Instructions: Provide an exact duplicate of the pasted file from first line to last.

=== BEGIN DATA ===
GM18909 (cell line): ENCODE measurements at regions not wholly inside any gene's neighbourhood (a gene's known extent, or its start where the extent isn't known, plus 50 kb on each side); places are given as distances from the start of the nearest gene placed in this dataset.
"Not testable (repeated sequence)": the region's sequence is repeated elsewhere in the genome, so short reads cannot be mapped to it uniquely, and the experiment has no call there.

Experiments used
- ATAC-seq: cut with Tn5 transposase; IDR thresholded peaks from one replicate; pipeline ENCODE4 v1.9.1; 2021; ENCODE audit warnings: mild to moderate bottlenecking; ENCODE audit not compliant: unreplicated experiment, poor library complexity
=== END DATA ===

GM18909 (cell line): ENCODE measurements at regions not wholly inside any gene's neighbourhood (a gene's known extent, or its start where the extent isn't known, plus 50 kb on each side); places are given as distances from the start of the nearest gene placed in this dataset.
"Not testable (repeated sequence)": the region's sequence is repeated elsewhere in the genome, so short reads cannot be mapped to it uniquely, and the experiment has no call there.

Experiments used
- ATAC-seq: cut with Tn5 transposase; IDR thresholded peaks from one replicate; pipeline ENCODE4 v1.9.1; 2021; ENCODE audit warnings: mild to moderate bottlenecking; ENCODE audit not compliant: unreplicated experiment, poor library complexity